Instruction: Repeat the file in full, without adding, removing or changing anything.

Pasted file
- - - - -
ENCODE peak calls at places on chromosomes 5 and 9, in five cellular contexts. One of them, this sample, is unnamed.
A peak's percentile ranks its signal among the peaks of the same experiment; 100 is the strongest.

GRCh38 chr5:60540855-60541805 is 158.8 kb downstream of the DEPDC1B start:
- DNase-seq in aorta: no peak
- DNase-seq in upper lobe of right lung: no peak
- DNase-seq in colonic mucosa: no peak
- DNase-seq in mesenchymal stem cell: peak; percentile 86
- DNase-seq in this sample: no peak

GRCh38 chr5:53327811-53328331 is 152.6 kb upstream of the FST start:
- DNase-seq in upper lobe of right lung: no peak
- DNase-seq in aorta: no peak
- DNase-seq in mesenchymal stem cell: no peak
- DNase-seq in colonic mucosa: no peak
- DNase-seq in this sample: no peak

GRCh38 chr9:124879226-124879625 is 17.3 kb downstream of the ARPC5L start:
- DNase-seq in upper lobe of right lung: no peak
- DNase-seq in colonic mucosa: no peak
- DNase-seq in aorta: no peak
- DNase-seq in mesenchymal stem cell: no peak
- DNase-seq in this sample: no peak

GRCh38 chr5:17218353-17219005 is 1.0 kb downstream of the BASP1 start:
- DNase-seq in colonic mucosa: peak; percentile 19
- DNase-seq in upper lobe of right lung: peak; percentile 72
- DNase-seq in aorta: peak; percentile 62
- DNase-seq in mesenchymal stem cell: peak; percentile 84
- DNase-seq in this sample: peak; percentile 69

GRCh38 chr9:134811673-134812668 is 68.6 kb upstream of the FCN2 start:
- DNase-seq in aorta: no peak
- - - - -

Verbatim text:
ENCODE peak calls at places on chromosomes 5 and 9, in five cellular contexts. One of them, this sample, is unnamed.
A peak's percentile ranks its signal among the peaks of the same experiment; 100 is the strongest.

GRCh38 chr5:60540855-60541805 is 158.8 kb downstream of the DEPDC1B start:
- DNase-seq in aorta: no peak
- DNase-seq in upper lobe of right lung: no peak
- DNase-seq in colonic mucosa: no peak
- DNase-seq in mesenchymal stem cell: peak; percentile 86
- DNase-seq in this sample: no peak

GRCh38 chr5:53327811-53328331 is 152.6 kb upstream of the FST start:
- DNase-seq in upper lobe of right lung: no peak
- DNase-seq in aorta: no peak
- DNase-seq in mesenchymal stem cell: no peak
- DNase-seq in colonic mucosa: no peak
- DNase-seq in this sample: no peak

GRCh38 chr9:124879226-124879625 is 17.3 kb downstream of the ARPC5L start:
- DNase-seq in upper lobe of right lung: no peak
- DNase-seq in colonic mucosa: no peak
- DNase-seq in aorta: no peak
- DNase-seq in mesenchymal stem cell: no peak
- DNase-seq in this sample: no peak

GRCh38 chr5:17218353-17219005 is 1.0 kb downstream of the BASP1 start:
- DNase-seq in colonic mucosa: peak; percentile 19
- DNase-seq in upper lobe of right lung: peak; percentile 72
- DNase-seq in aorta: peak; percentile 62
- DNase-seq in mesenchymal stem cell: peak; percentile 84
- DNase-seq in this sample: peak; percentile 69

GRCh38 chr9:134811673-134812668 is 68.6 kb upstream of the FCN2 start:
- DNase-seq in aorta: no peak